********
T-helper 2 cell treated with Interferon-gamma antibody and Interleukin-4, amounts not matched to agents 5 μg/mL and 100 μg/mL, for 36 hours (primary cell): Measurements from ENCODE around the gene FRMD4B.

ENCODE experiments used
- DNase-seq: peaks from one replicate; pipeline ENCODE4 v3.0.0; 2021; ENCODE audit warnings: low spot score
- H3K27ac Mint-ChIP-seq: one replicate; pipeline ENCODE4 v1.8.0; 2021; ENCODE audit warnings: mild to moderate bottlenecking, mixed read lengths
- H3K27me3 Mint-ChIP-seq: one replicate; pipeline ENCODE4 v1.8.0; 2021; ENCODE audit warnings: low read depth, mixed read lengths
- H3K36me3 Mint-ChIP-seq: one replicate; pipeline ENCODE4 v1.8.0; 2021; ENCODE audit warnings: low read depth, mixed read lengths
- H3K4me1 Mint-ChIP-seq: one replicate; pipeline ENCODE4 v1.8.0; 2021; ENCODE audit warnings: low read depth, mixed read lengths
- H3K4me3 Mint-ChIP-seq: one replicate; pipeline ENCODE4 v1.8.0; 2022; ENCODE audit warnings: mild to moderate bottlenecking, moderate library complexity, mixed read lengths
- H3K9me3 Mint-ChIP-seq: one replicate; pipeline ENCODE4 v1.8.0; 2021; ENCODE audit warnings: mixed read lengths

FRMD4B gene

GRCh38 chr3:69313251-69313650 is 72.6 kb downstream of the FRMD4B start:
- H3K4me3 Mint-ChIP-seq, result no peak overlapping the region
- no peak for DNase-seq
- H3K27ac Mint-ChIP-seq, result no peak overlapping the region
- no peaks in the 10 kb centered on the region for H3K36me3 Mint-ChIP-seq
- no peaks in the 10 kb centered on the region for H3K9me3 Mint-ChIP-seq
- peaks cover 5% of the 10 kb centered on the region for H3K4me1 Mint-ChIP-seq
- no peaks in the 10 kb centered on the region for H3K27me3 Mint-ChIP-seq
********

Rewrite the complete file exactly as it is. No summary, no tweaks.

T-helper 2 cell treated with Interferon-gamma antibody and Interleukin-4, amounts not matched to agents 5 μg/mL and 100 μg/mL, for 36 hours (primary cell): Measurements from ENCODE around the gene FRMD4B.

ENCODE experiments used
- DNase-seq: peaks from one replicate; pipeline ENCODE4 v3.0.0; 2021; ENCODE audit warnings: low spot score
- H3K27ac Mint-ChIP-seq: one replicate; pipeline ENCODE4 v1.8.0; 2021; ENCODE audit warnings: mild to moderate bottlenecking, mixed read lengths
- H3K27me3 Mint-ChIP-seq: one replicate; pipeline ENCODE4 v1.8.0; 2021; ENCODE audit warnings: low read depth, mixed read lengths
- H3K36me3 Mint-ChIP-seq: one replicate; pipeline ENCODE4 v1.8.0; 2021; ENCODE audit warnings: low read depth, mixed read lengths
- H3K4me1 Mint-ChIP-seq: one replicate; pipeline ENCODE4 v1.8.0; 2021; ENCODE audit warnings: low read depth, mixed read lengths
- H3K4me3 Mint-ChIP-seq: one replicate; pipeline ENCODE4 v1.8.0; 2022; ENCODE audit warnings: mild to moderate bottlenecking, moderate library complexity, mixed read lengths
- H3K9me3 Mint-ChIP-seq: one replicate; pipeline ENCODE4 v1.8.0; 2021; ENCODE audit warnings: mixed read lengths

FRMD4B gene

GRCh38 chr3:69313251-69313650 is 72.6 kb downstream of the FRMD4B start:
- H3K4me3 Mint-ChIP-seq, result no peak overlapping the region
- no peak for DNase-seq
- H3K27ac Mint-ChIP-seq, result no peak overlapping the region
- no peaks in the 10 kb centered on the region for H3K36me3 Mint-ChIP-seq
- no peaks in the 10 kb centered on the region for H3K9me3 Mint-ChIP-seq
- peaks cover 5% of the 10 kb centered on the region for H3K4me1 Mint-ChIP-seq
- no peaks in the 10 kb centered on the region for H3K27me3 Mint-ChIP-seq